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After looking at pictures of dental treatment scenes, researchers discovered that female patients scared of the dentist were six times more likely to be disgusted with what they saw, compared with non-dental phobic women.
In a battle of the sexes, dental phobic women struggled to hide their emotions. Although both men and woman faired equally when asked about their feelings towards the dentist, women afraid of the dentist were more repulsed than their men counterparts.
Survey data from the Adult Dental Health Survey showed almost half of adults were moderately to extremely afraid of the dentist. With almost 30 million people visiting the dentist, Karen Coates, Dental Advisor at the British Dental Health Foundation, uses the research to reassure anxious patients that they are not alone and that there are ways make visiting the dentist a manageable experience.
Karen said: "The good news is that more and more dentists now understand their patients' fears, and with a combination of kindness and gentleness can do a great deal to make dental treatment an acceptable, normal part of life. Make sure that the practice knows you are nervous, so that they can help you. You are not alone and your fear will be much less if you share it with your dental team.
"Dentists are aware many of their patients have some form of anxiety. There are dentists who specialise in treating nervous patients and will make more time for you. Book appointments at a time of day when you feel at your best and when you do not have any other commitments to worry about. Allow plenty of time so that you can get to the practice in a relaxed frame of mind.
"Agree with your dentist a sign that means 'stop I need a break' before the treatment is started. Usually you can just raise your hand, and the treatment can be stopped for a few minutes until you are ready to start again. Once you know that you can control the situation you will feel more confident. Some people find that listening to music whilst they are having treatment can help. If you are still nervous there are other techniques your dentist can use to help you, such as relaxation and sedation so ask the team about these.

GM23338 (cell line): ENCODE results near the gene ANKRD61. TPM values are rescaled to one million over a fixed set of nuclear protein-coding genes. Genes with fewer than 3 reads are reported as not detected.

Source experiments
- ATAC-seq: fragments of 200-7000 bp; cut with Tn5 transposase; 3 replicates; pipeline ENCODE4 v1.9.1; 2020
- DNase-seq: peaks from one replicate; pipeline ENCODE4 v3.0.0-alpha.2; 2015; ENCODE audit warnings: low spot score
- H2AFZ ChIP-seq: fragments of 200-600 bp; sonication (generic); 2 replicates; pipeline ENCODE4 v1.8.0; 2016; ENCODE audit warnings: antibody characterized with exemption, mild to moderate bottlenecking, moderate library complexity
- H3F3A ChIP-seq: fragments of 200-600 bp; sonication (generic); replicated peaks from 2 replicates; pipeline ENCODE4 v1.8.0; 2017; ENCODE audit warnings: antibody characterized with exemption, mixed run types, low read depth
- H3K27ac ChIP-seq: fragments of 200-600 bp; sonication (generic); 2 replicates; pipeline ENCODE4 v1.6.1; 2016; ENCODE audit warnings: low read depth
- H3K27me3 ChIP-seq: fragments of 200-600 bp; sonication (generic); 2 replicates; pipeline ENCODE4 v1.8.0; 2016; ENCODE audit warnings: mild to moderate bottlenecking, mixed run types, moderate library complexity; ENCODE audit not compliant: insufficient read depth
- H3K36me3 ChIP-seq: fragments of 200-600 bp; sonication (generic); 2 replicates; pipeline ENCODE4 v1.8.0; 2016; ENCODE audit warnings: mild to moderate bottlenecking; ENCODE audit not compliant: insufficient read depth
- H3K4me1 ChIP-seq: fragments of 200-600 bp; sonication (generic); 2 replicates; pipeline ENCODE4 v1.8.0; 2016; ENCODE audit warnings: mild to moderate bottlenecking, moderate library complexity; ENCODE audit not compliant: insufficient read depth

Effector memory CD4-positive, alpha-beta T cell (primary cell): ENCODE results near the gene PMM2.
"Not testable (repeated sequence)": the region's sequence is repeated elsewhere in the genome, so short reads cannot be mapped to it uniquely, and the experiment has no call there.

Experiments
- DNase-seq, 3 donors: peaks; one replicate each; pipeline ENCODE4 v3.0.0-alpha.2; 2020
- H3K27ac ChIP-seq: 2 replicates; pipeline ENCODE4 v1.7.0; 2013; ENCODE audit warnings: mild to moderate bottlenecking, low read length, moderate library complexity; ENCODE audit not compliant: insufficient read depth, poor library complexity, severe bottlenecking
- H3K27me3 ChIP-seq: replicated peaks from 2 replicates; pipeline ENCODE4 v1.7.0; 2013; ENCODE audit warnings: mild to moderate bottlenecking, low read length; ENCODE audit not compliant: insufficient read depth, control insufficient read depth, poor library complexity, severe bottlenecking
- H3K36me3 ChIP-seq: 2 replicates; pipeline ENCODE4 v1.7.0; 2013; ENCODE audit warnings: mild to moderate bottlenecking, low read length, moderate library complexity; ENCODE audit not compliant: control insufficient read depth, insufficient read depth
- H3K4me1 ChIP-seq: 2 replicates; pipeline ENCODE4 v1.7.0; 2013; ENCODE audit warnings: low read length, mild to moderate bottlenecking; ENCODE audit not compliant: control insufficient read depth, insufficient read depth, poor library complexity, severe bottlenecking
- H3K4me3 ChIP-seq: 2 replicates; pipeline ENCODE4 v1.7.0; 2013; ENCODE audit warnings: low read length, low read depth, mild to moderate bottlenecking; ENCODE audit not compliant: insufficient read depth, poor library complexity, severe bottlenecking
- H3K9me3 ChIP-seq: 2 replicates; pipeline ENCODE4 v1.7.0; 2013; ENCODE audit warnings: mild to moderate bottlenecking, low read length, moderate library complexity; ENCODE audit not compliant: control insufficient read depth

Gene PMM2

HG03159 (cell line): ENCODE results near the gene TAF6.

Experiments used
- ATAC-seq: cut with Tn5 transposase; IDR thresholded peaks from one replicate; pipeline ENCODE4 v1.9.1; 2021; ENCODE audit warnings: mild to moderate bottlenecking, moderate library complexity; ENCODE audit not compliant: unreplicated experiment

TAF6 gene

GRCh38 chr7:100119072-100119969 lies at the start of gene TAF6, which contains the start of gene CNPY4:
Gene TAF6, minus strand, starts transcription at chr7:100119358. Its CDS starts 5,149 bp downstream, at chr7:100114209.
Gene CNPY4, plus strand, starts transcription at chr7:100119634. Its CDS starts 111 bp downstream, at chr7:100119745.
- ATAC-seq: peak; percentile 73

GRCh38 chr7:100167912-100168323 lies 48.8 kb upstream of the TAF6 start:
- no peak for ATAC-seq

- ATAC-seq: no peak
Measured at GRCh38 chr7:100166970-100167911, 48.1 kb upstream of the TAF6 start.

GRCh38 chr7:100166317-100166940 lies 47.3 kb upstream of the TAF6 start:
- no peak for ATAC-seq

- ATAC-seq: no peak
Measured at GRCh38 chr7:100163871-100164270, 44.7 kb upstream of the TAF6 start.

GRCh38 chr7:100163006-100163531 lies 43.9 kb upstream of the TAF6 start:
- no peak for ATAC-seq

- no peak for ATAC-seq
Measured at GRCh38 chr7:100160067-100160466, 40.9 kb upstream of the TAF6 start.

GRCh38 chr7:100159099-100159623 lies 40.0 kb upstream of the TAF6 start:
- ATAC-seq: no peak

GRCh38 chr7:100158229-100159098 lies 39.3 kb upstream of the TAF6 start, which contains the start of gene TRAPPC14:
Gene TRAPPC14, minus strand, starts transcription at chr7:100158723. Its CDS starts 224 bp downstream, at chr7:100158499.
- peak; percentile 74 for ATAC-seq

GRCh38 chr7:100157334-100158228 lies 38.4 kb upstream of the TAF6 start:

"Patients anxious of the dentist are, in theory, likely to have poorer oral health than those who get regular check-ups. Even if you are fearful it is important to visit the dentist regularly, as often as they recommend giving them a chance a chance to assess your oral health. Catching any problems whilst they are still small will mean that the treatment involved is much less and lighter on your pocket too. Truly a case that prevention is better than a cure. Always remember that you are in charge of your oral health for the rest of the time and brushing, twice a day for two minutes using a fluoride toothpaste, will help to remove plaque - the cause of both decay and gum disease. It is also important to clean in between teeth using interdental brushes or floss."
The Foundation recommends the following for good oral health:
1. Leutgeb V, Übel S, Schienle A. Can you read my pokerface? A study on sex differences in dentophobia. Eur J Oral Sci 2013; 121: 465–470. © 2013 The Authors. Eur J Oral Sci.
2. Access and barriers to care - a report from the Adult Dental Health Survey 2009.
Article adapted by Medical News Today from original press release. Click 'references' tab above for source.
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British Dental Health Foundation. "You can't hide your feelings! Women six times 'more disgusted by dental treatment' than men." Medical News Today. MediLexicon, Intl., 25 Sep. 2013. Web.
13 Dec. 2013. <http://www.medicalnewstoday.com/releases/266546>
British Dental Health Foundation. (2013, September 25). "You can't hide your feelings! Women six times 'more disgusted by dental treatment' than men." Medical News Today. Retrieved from
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